Scurvy is better known as a vitamin C deficiency. Vitamin C is an essential nutrient that helps develop and maintain several bodily structures and functions. Some of its functions include; the proper formation of collagen, connective tissues structure and stability, iron absorption, antioxidant action, wound healing, cholesterol, and protein metabolism, creation of neurotransmitters like dopamine and epinephrine.
SYMPTOMS OF SCURVY
So, from the above, we can see that vitamin C plays many roles in the body. A deficiency of this vitamin C can easily cause a variety of health problems. The symptoms of scurvy come in stages. Early symptoms include; irritability, aching legs, reduced appetite, low-grade fever, and weakness. Symptoms after one to three months include; anemia (the lack of enough red blood cells), gingivitis, skin hemorrhage, blue-black bruising on the legs or feet, small bumps at hair follicles, tender swollen joints, tooth decay. Others include shortness of breath, chest pain, eye dryness and irritation. Furthermore, other symptoms are reduced immune health and wound healing, blurred vision, light sensitivity, mood swings, headache, and gastrointestinal bleeding.
After these symptoms, if the deficiency is still left untreated, then it’ll cause several life-threatening conditions that may be difficult to withstand. These conditions include; severe jaundice, body pains, tenderness, and swelling, hemolysis, tooth loss and fever. Furthermore, other symptoms are internal bleeding, neuropathy or numbness of appendages, coma, delirium, organ failure, and unfortunately, death.
In addition, you should also note that age doesn’t matter when it comes to scurvy. It affects persons of any age, including infants.
Infants with scurvy will become irritable, anxious, and very difficult to soothe. In some cases, the infant may appear paralyzed, lying with their arms and feet extended halfway out. Unfortunately, infants with scurvy may also develop weak and brittle bones, which makes them prone to fractures. Since the body cannot make its own vitamin C, all the needed vitamin C comes from foods, drinks, or supplements. Unfortunately, most people diagnosed with scurvy lack access to fresh fruits and vegetables or lack a healthy diet.
RISK FACTORS OF SCURVY
-Restrictive or specified diets
-Low income, reduced access to nutritious foods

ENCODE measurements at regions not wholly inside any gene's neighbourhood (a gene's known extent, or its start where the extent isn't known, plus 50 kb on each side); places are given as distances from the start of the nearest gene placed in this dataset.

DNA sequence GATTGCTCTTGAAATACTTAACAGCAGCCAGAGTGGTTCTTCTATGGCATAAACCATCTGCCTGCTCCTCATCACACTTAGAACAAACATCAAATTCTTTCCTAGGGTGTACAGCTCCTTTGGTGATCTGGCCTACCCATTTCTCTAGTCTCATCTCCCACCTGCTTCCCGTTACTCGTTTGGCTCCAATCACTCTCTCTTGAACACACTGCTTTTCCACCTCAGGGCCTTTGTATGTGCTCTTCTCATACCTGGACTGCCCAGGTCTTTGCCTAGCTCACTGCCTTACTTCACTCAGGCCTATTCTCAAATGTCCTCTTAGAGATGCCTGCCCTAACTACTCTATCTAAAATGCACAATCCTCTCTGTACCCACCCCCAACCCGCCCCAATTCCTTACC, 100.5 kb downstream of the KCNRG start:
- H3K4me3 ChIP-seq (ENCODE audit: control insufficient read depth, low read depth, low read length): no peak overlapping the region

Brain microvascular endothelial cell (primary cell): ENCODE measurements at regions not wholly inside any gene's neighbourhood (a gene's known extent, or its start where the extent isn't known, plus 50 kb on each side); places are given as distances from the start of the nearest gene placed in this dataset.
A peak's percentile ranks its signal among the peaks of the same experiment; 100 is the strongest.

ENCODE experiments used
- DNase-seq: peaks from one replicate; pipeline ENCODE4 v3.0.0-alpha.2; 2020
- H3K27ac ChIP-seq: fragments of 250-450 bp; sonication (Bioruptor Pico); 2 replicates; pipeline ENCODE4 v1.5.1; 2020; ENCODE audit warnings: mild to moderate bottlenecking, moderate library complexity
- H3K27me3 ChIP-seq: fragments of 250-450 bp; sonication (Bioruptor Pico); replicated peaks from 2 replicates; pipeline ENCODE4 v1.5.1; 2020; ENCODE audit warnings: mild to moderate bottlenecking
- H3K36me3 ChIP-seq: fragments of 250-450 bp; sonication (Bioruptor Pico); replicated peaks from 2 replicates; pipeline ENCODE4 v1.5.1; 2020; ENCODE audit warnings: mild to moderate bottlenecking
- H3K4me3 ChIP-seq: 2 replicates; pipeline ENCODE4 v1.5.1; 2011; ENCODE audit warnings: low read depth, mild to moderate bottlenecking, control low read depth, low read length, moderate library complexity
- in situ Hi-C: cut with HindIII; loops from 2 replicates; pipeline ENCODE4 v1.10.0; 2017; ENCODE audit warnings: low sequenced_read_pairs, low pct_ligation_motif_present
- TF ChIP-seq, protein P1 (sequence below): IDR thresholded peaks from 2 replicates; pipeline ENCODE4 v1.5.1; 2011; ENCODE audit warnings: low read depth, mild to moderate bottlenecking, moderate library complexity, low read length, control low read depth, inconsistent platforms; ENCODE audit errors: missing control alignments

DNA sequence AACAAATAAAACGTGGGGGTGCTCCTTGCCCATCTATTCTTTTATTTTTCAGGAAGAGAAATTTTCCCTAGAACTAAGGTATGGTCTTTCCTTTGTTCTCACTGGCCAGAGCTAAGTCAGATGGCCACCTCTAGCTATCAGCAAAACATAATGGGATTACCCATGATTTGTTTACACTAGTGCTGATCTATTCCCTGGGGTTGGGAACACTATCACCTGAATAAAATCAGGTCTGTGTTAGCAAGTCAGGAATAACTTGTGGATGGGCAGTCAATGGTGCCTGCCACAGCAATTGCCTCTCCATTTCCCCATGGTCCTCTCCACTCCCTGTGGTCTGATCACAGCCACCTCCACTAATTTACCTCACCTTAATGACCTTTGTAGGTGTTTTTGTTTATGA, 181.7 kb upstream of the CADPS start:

-Use of illegal drugs
-Daily alcohol consumption
-Being homeless or a refugee
-Living in places with limited access to vegetables and fruits
-Eating disorders or psychiatric conditions that involve a fear of food
Fortunately, although the symptoms of scurvy can be severe, fortunately, scurvy itself is easy to treat. Scurvy treatment involves the administration of vitamin C supplements by mouth or injection. Vitamin C is also present in fruits and vegetables. It is also present juices, snacks, and cereals. Furhermore, if you notice some mild scurvy symptoms, the best thing to do is to ensure you take at least five servings of fruits and vegetables daily. So, if you don’t have access to fruit and vegetables rich in vitamin C, you can easily opt for oral vitamin C supplements. These supplements are available worldwide. So, if symptoms persist after doing these, do not hesitate to contact your doctor or physician. In addition, for more severe scurvy cases, doctors recommend higher doses of vitamin C supplements for usage in some weeks or even months.
Statistics show that most people who are undergoing treatment for scurvy recover quickly after starting treatment. After a day or two, you should see improvements in areas such as;
5. Mood swings
Additionally, other symptoms may take few weeks to improve after treatment, such symptoms are;
Vitamin C is obtainable from most citrus fruits like oranges, lemons, and lime. These fruits have been employed traditionally to prevent and treat scurvy. Several other fruits also comprise higher doses of vitamin C compared to citrus fruits. Many processed foods, like juices and cereals, also contain a reasonable amount of vitamin C. Foods under this category include;
1. Guavas and papayas
2. Sweet peppers
3. Dark leafy greens like kale, spinach, and Swiss chard
4. Brussels sprout
6. Kiwi fruit
7. Raspberries, strawberries, blackberries, and blueberries
8. Mangoes and pineapple
9. Tomatoes, tomato paste, or juice
10. Green peas
11. Cantaloupes and most melons
Note that vitamin C easily dissolves in water. Prolonged storage, canning, or cooking can reduce the vitamin contents in the food significantly. So, it’s advisable to consume vitamin C-rich foods raw or as close to natural as possible.